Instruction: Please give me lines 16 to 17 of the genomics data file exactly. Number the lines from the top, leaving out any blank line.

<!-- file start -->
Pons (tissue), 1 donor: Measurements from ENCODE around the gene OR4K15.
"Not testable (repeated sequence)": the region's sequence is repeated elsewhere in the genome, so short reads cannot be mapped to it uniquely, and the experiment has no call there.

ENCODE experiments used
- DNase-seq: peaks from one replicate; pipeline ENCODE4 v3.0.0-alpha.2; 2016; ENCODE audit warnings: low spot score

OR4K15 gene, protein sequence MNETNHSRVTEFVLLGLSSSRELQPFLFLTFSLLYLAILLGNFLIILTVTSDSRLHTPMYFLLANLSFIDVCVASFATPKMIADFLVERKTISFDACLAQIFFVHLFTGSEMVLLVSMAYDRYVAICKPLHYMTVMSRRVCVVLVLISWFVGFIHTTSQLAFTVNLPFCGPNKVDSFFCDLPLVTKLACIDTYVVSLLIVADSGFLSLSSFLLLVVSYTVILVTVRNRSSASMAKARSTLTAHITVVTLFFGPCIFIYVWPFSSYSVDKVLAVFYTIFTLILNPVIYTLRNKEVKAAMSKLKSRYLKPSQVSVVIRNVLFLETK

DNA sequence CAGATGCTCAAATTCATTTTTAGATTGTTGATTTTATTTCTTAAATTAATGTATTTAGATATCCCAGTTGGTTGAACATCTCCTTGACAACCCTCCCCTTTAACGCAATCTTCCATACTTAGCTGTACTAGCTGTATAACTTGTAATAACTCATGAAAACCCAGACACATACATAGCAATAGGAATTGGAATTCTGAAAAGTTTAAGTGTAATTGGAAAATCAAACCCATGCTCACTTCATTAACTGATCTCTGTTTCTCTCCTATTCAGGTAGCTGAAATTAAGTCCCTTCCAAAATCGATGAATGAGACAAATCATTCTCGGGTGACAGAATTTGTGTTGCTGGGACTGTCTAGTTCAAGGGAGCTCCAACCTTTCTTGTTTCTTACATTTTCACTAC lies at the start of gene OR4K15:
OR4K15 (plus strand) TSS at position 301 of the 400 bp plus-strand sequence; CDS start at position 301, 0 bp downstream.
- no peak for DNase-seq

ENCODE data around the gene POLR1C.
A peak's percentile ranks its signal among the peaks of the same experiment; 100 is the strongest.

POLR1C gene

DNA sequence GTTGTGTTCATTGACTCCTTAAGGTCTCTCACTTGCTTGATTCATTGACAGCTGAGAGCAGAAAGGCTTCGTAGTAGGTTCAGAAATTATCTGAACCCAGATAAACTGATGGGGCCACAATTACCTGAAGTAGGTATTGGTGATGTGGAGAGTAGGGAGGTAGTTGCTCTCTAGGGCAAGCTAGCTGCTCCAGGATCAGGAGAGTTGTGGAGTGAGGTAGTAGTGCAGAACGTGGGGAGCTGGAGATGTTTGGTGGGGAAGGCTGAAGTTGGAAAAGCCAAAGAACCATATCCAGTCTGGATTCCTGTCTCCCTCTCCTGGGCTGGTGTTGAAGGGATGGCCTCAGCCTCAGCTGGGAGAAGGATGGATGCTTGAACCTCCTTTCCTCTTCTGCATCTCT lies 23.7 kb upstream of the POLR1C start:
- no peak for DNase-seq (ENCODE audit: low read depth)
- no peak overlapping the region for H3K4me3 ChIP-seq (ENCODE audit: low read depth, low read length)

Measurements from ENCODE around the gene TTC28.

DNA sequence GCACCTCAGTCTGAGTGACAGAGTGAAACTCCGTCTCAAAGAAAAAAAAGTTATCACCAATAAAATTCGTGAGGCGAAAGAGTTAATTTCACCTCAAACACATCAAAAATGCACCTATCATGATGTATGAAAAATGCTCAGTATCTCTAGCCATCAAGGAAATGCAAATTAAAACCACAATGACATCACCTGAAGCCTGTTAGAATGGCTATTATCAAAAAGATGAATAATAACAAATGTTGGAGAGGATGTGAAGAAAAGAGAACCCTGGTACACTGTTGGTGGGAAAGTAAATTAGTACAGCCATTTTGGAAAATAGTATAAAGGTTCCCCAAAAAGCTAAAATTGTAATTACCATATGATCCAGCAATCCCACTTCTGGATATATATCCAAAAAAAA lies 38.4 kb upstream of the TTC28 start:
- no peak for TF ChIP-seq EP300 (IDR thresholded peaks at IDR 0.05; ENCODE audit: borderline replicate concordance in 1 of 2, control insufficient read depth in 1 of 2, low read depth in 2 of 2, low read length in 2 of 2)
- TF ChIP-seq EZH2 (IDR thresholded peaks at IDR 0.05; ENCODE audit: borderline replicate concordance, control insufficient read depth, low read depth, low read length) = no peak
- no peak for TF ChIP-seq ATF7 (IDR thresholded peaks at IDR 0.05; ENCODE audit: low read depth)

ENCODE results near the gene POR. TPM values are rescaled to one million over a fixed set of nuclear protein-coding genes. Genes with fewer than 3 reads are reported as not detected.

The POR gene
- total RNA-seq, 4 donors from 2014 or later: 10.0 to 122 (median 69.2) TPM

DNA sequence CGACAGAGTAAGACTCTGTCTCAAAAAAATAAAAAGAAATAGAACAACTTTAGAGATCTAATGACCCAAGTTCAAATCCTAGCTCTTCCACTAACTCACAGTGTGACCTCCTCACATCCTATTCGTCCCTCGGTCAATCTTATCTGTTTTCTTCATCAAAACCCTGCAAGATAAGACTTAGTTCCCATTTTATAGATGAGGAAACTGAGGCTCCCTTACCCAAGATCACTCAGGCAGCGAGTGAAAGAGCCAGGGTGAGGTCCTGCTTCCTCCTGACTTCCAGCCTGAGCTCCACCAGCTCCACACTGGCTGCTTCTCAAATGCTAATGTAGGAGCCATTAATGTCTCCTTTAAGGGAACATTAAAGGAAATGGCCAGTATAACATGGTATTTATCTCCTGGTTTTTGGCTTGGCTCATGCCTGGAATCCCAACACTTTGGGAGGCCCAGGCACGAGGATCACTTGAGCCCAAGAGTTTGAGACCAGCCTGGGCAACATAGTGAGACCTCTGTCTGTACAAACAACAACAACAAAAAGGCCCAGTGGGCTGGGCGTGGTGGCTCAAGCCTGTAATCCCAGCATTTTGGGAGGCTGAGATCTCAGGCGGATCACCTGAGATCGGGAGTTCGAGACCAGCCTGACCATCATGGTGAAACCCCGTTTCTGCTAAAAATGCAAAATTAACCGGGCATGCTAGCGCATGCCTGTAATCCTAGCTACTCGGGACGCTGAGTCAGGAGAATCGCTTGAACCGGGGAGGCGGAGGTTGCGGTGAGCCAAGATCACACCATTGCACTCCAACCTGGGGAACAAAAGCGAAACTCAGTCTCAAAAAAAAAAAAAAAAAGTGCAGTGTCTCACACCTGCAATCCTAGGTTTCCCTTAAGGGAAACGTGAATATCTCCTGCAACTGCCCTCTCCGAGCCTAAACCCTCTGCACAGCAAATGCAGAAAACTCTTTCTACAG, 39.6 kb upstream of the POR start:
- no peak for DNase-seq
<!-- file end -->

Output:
DNA sequence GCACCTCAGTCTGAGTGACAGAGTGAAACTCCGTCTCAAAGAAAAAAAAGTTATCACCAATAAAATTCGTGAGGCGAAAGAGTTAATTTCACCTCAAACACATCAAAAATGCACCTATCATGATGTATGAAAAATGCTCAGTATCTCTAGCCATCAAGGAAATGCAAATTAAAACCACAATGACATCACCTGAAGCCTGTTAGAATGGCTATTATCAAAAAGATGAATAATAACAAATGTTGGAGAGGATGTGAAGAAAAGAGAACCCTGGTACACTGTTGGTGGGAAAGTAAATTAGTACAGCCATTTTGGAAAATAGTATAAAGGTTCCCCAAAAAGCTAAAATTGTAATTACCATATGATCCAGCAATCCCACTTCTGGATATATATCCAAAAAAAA lies 38.4 kb upstream of the TTC28 start:
- no peak for TF ChIP-seq EP300 (IDR thresholded peaks at IDR 0.05; ENCODE audit: borderline replicate concordance in 1 of 2, control insufficient read depth in 1 of 2, low read depth in 2 of 2, low read length in 2 of 2)